Coming home is a funny thing. For a long time all I wanted was to come home; to be back cooking in my little kitchen, playing with our neighbourhood cat and sharing a bottle of red wine with Guy. Gradually the longing subsided as I adjusted to my new home in Laos and established new routines. I fell head over heels in love with my job, developed close friendships and learned to stand on my own two feet in a way that I hadn’t previously. When it came time to leave Vientiane I surprised myself (and everyone else) with how sad I felt. I hadn’t realised just how much I loved parts of my life there. Then came Bali where I spent a wonderful couple of weeks in a bubble of Guy, sunshine and beer. The first few days back in New Zealand were a blur of catching up with people, and finally after a week I arrived home — back in Wellington. I was surprised with a spotless house, tickets to a concert, my favourite wine and a visit from Chico the local cat. The next day we went to the farmers market together (a rarity) and had our friends round for a barbeque. Life was great and I was happy to be home.
Monday morning I woke up with a long list of things I wanted to do (clean the house, unpack my bags, sort through my wardrobe, tackle the garden, look for a job, practice yoga…). I had a productive day but felt strangely restless and a little sad. That night I cried, then lay awake in bed for hours. The next day I felt even worse so I went for a jog and did some yoga but neither made me feel any better. I still had a long list of things I wanted to bake, cook and sort through and it was another productive day that we ended with a picnic on the beach watching the sunset. I cried sitting in Guys arms and later that night cried myself to sleep. Wednesday morning I again woke feeling sad and exhausted. I spent the day in the garden and gradually I started to realise why I felt so out of sorts; I was homesick.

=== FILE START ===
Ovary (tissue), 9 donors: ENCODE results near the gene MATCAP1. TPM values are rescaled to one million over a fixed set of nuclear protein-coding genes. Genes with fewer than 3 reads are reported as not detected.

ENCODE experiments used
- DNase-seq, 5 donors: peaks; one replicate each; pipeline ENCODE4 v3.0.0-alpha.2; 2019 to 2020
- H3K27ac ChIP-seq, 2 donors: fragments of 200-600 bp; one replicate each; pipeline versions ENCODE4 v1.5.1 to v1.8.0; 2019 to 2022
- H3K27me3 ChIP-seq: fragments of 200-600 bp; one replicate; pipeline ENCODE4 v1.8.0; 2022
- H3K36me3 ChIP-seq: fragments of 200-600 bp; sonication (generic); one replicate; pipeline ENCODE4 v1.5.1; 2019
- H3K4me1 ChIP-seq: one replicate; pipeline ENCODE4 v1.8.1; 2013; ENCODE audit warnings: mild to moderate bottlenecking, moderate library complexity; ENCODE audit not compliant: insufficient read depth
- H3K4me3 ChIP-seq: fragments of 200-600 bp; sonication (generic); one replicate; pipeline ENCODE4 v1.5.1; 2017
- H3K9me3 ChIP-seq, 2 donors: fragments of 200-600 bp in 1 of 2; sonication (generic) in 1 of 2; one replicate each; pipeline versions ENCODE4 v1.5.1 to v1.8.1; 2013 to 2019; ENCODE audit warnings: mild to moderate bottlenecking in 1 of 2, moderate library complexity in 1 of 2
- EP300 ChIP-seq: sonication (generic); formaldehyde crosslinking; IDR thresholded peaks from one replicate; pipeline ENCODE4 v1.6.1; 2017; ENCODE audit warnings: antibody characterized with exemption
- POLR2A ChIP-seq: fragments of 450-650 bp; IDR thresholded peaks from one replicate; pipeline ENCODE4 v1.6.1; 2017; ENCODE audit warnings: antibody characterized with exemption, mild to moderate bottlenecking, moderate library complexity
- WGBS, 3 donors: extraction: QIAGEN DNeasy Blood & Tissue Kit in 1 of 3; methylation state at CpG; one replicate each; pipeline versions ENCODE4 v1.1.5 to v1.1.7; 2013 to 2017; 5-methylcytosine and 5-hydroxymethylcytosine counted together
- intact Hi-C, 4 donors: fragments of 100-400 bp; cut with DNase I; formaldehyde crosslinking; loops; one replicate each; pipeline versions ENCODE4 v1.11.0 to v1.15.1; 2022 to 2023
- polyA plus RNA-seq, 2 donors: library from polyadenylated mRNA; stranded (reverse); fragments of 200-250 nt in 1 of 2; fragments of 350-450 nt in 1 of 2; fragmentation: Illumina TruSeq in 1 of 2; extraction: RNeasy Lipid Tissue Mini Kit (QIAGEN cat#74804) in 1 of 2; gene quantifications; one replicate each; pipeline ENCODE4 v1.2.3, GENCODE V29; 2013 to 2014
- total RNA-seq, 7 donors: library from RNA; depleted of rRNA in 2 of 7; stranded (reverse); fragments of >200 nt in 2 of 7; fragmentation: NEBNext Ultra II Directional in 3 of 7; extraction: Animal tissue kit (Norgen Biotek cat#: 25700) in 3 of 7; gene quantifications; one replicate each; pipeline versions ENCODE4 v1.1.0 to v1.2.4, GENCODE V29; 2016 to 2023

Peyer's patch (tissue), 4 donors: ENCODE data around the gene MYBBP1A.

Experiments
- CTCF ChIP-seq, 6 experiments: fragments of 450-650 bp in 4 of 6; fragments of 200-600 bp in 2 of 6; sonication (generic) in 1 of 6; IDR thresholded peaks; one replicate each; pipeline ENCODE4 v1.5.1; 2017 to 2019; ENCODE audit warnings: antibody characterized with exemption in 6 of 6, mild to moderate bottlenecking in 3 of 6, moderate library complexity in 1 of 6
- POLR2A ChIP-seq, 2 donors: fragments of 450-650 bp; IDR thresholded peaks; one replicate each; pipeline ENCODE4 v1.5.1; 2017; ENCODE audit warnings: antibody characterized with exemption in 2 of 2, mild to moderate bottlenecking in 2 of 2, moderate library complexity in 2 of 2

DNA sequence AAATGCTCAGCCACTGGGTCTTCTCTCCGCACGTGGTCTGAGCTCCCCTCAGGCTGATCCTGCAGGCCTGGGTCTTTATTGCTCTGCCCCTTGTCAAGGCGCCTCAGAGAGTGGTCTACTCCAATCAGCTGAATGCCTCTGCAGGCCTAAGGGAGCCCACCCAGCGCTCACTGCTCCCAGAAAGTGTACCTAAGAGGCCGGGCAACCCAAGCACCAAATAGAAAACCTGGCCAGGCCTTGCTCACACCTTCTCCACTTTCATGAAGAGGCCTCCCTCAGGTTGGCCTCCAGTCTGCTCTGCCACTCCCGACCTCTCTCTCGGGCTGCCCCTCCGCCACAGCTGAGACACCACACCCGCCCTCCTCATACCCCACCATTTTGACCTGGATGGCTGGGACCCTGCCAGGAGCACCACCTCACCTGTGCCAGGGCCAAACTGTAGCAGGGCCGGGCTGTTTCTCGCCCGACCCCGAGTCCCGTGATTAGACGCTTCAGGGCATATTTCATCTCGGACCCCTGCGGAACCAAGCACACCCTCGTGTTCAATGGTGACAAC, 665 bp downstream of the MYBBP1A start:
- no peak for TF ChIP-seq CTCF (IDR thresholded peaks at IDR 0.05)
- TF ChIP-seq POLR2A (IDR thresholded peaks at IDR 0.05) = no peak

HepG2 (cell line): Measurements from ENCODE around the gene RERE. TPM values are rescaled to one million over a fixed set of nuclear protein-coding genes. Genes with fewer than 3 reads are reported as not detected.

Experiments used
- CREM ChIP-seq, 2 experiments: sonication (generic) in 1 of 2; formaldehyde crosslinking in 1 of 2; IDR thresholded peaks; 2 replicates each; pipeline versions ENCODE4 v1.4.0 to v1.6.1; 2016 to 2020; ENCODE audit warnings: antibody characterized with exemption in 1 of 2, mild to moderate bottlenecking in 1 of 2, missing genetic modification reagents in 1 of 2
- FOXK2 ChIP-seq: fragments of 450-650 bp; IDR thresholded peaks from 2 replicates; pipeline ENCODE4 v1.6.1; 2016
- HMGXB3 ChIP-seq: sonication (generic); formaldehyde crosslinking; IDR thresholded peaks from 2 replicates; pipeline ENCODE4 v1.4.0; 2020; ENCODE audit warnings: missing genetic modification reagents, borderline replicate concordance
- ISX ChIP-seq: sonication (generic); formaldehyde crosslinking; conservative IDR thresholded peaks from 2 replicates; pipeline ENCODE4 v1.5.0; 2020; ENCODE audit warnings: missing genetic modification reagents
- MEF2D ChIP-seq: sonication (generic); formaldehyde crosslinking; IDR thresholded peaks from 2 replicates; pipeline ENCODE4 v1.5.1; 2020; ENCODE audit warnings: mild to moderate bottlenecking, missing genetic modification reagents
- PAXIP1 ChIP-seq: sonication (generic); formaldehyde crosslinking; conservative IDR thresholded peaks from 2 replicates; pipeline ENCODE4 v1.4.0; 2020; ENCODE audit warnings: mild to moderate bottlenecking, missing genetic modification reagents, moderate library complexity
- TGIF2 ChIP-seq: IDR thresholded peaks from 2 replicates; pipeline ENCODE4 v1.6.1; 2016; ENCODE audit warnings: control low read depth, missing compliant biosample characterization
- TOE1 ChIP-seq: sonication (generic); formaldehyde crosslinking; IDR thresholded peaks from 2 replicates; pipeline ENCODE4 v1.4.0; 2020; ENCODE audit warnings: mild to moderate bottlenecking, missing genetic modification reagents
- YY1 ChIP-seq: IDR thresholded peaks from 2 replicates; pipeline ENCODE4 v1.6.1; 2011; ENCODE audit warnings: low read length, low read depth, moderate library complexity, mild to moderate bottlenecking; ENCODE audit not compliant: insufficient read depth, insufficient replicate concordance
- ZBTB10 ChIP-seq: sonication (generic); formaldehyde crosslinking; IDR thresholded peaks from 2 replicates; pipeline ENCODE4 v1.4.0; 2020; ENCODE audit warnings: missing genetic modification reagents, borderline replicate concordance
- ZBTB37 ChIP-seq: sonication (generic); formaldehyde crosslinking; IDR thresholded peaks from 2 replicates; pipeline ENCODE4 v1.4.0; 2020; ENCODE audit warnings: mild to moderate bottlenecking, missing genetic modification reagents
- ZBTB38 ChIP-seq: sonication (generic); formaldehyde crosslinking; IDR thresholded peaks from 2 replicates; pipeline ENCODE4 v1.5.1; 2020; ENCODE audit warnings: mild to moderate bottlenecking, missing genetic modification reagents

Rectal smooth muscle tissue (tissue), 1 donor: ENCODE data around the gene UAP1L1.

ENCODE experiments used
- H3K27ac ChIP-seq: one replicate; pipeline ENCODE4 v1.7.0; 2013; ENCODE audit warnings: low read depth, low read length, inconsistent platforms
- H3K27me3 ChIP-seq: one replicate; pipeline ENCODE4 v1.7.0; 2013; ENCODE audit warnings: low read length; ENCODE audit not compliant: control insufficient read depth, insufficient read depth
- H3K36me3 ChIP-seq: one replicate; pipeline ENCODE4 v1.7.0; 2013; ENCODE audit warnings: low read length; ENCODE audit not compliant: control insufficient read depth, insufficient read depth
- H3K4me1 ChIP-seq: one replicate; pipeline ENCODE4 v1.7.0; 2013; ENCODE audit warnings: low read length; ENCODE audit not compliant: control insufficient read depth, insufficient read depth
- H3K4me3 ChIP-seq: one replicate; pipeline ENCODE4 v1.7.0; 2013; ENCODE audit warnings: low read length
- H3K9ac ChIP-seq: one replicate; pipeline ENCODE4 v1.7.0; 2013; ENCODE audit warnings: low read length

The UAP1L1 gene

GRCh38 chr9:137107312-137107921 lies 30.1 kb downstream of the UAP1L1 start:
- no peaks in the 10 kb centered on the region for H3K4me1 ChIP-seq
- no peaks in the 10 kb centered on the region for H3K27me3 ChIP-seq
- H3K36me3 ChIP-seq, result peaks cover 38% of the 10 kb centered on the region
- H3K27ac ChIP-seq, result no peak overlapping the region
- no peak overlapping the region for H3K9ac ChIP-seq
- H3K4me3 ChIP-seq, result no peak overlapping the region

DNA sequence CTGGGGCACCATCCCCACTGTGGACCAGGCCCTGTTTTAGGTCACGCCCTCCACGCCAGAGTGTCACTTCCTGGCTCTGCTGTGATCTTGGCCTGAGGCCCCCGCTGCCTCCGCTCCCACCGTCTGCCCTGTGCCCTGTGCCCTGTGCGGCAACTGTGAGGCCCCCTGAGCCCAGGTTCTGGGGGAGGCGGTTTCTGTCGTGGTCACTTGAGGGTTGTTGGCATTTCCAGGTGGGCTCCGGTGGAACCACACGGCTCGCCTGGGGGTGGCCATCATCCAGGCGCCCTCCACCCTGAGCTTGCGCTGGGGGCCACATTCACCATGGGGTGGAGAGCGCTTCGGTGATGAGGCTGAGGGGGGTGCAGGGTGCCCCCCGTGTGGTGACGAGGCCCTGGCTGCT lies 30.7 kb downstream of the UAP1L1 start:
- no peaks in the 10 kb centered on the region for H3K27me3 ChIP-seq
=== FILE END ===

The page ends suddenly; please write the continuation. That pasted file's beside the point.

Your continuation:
It’s strange to think and even more strange to say that I miss Laos and the life I had there. How can you be homesick for a place that you never considered home? I keep reminding myself that it’s a positive thing — it’s nice to miss something because of good memories rather than only thinking of it negatively. I also keep reminding myself that change is good, change is growth, change is a chance for a new adventure.
I wrote this about four months ago when I first came home to New Zealand. It’s strange looking back on it, I can still remember exactly how painful that transition was for me. Sometimes I think I’m still going through it. Although, I’m happy to be here I still have a soft and gentle longing for my life in Laos sometimes. I miss the freedom of being in a place where you don’t know anyone, I miss making new friends almost every day, I miss the excitement of getting a letter from a friend and I miss how cheap life was. I’m beginning to think that’s the blessing and the curse of being a traveler. We are fortunate enough to live the life we want, yet we will forever have restless souls. I for one, am happy to make that sacrifice.